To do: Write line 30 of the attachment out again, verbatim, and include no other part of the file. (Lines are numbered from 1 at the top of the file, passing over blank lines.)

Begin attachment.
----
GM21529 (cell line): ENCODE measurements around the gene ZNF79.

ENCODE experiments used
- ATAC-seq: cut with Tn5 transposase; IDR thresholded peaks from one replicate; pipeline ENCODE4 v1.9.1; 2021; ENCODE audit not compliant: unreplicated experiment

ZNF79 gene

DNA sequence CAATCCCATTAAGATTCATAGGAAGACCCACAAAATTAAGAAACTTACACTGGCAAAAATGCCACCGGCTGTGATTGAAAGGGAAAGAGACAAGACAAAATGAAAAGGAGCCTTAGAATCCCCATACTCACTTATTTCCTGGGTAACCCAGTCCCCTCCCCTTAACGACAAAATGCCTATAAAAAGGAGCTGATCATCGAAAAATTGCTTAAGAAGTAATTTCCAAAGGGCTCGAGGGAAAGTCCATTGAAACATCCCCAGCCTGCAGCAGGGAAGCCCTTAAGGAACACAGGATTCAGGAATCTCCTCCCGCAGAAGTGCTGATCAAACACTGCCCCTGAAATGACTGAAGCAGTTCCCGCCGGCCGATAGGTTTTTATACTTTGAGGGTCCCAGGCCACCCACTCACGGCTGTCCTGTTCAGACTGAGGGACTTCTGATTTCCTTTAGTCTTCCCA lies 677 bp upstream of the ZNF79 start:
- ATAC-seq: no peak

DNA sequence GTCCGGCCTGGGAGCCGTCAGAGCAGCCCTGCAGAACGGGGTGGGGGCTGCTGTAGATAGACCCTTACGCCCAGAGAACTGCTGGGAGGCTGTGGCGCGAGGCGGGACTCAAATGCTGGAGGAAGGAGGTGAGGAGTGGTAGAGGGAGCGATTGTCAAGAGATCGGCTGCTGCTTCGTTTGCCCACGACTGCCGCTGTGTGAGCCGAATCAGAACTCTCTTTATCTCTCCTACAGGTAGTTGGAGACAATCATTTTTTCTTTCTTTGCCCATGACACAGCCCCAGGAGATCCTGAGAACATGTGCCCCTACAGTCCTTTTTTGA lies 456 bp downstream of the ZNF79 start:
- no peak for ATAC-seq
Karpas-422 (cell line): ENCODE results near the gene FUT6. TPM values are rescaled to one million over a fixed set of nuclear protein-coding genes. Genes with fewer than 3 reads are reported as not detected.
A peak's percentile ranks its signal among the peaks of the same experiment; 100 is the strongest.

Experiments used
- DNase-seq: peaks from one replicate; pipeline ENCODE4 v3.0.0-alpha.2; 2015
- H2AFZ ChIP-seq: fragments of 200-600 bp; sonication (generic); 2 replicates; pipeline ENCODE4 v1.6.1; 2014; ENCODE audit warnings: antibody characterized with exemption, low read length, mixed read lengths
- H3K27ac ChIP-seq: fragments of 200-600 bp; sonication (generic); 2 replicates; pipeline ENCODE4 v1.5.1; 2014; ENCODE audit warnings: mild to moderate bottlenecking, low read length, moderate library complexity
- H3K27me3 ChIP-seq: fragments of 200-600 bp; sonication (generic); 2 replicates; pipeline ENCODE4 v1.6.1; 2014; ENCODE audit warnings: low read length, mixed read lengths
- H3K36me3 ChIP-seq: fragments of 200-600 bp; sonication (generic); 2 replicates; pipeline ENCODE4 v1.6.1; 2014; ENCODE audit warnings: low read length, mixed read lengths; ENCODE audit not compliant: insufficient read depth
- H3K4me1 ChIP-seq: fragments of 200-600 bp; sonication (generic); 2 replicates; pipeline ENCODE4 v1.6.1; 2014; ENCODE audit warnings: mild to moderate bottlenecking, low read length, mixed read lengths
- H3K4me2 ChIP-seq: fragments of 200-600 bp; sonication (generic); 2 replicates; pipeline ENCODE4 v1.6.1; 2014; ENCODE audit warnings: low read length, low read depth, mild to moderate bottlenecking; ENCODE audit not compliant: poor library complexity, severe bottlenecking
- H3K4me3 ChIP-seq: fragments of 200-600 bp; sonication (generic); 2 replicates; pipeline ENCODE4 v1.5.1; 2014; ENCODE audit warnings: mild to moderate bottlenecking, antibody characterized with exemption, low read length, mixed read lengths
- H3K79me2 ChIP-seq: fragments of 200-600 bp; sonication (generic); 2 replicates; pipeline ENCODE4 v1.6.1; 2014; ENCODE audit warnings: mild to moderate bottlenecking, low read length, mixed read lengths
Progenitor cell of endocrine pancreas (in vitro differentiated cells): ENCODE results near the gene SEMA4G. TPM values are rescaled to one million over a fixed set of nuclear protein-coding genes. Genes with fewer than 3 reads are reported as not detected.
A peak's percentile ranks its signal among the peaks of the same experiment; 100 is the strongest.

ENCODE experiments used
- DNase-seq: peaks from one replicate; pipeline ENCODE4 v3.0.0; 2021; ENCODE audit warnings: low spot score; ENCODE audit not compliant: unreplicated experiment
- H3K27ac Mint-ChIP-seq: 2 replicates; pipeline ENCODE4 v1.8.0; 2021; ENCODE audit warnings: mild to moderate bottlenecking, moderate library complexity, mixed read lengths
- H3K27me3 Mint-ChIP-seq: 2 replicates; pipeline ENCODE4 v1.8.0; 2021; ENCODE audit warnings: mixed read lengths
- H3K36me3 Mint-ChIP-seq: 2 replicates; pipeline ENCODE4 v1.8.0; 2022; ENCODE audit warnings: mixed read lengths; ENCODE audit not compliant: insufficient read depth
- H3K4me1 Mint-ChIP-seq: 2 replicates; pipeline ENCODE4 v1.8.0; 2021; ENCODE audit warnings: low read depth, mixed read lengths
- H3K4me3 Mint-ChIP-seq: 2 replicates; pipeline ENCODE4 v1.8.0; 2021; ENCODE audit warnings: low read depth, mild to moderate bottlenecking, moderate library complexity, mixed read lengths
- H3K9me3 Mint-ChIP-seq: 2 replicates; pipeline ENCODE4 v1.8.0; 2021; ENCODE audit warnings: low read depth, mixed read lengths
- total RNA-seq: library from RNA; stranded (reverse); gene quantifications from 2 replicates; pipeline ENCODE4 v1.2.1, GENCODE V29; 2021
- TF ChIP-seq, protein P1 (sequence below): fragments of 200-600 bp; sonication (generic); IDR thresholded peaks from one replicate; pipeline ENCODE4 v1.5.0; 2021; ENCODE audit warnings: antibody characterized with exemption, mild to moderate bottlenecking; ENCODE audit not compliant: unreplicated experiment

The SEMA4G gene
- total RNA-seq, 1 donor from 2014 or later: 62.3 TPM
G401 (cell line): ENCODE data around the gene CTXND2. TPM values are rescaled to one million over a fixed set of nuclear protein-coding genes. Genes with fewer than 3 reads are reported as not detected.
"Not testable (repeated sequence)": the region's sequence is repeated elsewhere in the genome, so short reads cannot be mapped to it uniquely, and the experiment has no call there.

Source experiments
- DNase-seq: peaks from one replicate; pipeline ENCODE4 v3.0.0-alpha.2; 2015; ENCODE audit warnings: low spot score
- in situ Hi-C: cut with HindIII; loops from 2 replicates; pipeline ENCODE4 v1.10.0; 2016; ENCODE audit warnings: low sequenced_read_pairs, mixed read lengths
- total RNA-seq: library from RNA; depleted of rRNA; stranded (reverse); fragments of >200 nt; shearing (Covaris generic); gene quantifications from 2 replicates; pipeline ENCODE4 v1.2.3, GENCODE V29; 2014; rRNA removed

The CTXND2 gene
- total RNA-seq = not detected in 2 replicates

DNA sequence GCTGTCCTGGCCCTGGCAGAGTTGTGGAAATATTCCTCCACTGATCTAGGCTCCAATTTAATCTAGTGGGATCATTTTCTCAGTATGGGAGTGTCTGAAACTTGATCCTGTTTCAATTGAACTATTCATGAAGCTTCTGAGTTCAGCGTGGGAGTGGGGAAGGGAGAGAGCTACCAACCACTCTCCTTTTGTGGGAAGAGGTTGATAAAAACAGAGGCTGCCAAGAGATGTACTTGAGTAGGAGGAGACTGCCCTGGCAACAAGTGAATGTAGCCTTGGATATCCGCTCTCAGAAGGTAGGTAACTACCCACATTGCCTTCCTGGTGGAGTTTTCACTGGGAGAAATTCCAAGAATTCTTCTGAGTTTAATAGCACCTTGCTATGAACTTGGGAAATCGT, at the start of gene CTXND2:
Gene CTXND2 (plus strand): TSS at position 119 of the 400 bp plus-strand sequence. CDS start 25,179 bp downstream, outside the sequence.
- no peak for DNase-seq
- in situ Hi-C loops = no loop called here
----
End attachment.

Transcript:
- H3K9me3 Mint-ChIP-seq: 2 replicates; pipeline ENCODE4 v1.8.0; 2021; ENCODE audit warnings: low read depth, mixed read lengths